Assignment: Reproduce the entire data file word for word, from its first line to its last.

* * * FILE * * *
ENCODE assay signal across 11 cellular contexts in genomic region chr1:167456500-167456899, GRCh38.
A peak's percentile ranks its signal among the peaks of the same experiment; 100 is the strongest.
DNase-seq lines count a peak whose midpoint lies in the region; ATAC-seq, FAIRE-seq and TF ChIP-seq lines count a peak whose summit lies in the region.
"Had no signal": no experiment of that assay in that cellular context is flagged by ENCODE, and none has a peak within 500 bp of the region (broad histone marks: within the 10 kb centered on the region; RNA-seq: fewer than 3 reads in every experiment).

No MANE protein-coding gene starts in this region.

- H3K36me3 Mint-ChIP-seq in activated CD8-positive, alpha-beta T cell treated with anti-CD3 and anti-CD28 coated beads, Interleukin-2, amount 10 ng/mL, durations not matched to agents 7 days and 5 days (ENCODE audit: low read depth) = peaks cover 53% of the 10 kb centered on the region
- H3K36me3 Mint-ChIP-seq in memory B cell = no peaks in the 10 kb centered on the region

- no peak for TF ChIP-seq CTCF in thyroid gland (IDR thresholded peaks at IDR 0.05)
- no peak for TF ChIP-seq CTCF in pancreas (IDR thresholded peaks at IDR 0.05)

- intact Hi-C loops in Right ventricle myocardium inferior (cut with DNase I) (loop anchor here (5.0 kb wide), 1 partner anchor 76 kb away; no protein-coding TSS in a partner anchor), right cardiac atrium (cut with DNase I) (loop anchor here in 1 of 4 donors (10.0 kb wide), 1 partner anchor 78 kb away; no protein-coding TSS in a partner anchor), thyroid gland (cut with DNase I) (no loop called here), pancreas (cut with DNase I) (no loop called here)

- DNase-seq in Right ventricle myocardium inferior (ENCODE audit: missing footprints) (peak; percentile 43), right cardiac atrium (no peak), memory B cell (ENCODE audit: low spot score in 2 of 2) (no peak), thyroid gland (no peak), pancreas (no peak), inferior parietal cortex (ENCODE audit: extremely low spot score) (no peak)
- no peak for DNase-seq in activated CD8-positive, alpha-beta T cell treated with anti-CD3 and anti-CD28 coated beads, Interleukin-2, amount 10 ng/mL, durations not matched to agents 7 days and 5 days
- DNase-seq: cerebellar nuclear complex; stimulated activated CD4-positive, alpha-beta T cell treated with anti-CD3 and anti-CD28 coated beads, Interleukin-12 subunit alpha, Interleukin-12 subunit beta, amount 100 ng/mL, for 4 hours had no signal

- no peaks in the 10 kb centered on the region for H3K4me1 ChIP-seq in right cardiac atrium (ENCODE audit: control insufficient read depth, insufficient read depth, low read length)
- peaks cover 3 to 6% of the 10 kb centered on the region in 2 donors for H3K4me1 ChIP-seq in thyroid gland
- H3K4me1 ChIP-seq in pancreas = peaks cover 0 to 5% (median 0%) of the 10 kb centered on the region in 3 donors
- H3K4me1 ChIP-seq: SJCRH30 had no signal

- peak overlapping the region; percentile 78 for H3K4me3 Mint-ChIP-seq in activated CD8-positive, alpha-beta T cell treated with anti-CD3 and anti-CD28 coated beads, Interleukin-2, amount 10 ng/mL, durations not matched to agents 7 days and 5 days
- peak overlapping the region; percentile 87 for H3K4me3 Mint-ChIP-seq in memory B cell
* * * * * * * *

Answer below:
ENCODE assay signal across 11 cellular contexts in genomic region chr1:167456500-167456899, GRCh38.
A peak's percentile ranks its signal among the peaks of the same experiment; 100 is the strongest.
DNase-seq lines count a peak whose midpoint lies in the region; ATAC-seq, FAIRE-seq and TF ChIP-seq lines count a peak whose summit lies in the region.
"Had no signal": no experiment of that assay in that cellular context is flagged by ENCODE, and none has a peak within 500 bp of the region (broad histone marks: within the 10 kb centered on the region; RNA-seq: fewer than 3 reads in every experiment).

No MANE protein-coding gene starts in this region.

- H3K36me3 Mint-ChIP-seq in activated CD8-positive, alpha-beta T cell treated with anti-CD3 and anti-CD28 coated beads, Interleukin-2, amount 10 ng/mL, durations not matched to agents 7 days and 5 days (ENCODE audit: low read depth) = peaks cover 53% of the 10 kb centered on the region
- H3K36me3 Mint-ChIP-seq in memory B cell = no peaks in the 10 kb centered on the region

- no peak for TF ChIP-seq CTCF in thyroid gland (IDR thresholded peaks at IDR 0.05)
- no peak for TF ChIP-seq CTCF in pancreas (IDR thresholded peaks at IDR 0.05)

- intact Hi-C loops in Right ventricle myocardium inferior (cut with DNase I) (loop anchor here (5.0 kb wide), 1 partner anchor 76 kb away; no protein-coding TSS in a partner anchor), right cardiac atrium (cut with DNase I) (loop anchor here in 1 of 4 donors (10.0 kb wide), 1 partner anchor 78 kb away; no protein-coding TSS in a partner anchor), thyroid gland (cut with DNase I) (no loop called here), pancreas (cut with DNase I) (no loop called here)

- DNase-seq in Right ventricle myocardium inferior (ENCODE audit: missing footprints) (peak; percentile 43), right cardiac atrium (no peak), memory B cell (ENCODE audit: low spot score in 2 of 2) (no peak), thyroid gland (no peak), pancreas (no peak), inferior parietal cortex (ENCODE audit: extremely low spot score) (no peak)
- no peak for DNase-seq in activated CD8-positive, alpha-beta T cell treated with anti-CD3 and anti-CD28 coated beads, Interleukin-2, amount 10 ng/mL, durations not matched to agents 7 days and 5 days
- DNase-seq: cerebellar nuclear complex; stimulated activated CD4-positive, alpha-beta T cell treated with anti-CD3 and anti-CD28 coated beads, Interleukin-12 subunit alpha, Interleukin-12 subunit beta, amount 100 ng/mL, for 4 hours had no signal

- no peaks in the 10 kb centered on the region for H3K4me1 ChIP-seq in right cardiac atrium (ENCODE audit: control insufficient read depth, insufficient read depth, low read length)
- peaks cover 3 to 6% of the 10 kb centered on the region in 2 donors for H3K4me1 ChIP-seq in thyroid gland
- H3K4me1 ChIP-seq in pancreas = peaks cover 0 to 5% (median 0%) of the 10 kb centered on the region in 3 donors
- H3K4me1 ChIP-seq: SJCRH30 had no signal

- peak overlapping the region; percentile 78 for H3K4me3 Mint-ChIP-seq in activated CD8-positive, alpha-beta T cell treated with anti-CD3 and anti-CD28 coated beads, Interleukin-2, amount 10 ng/mL, durations not matched to agents 7 days and 5 days
- peak overlapping the region; percentile 87 for H3K4me3 Mint-ChIP-seq in memory B cell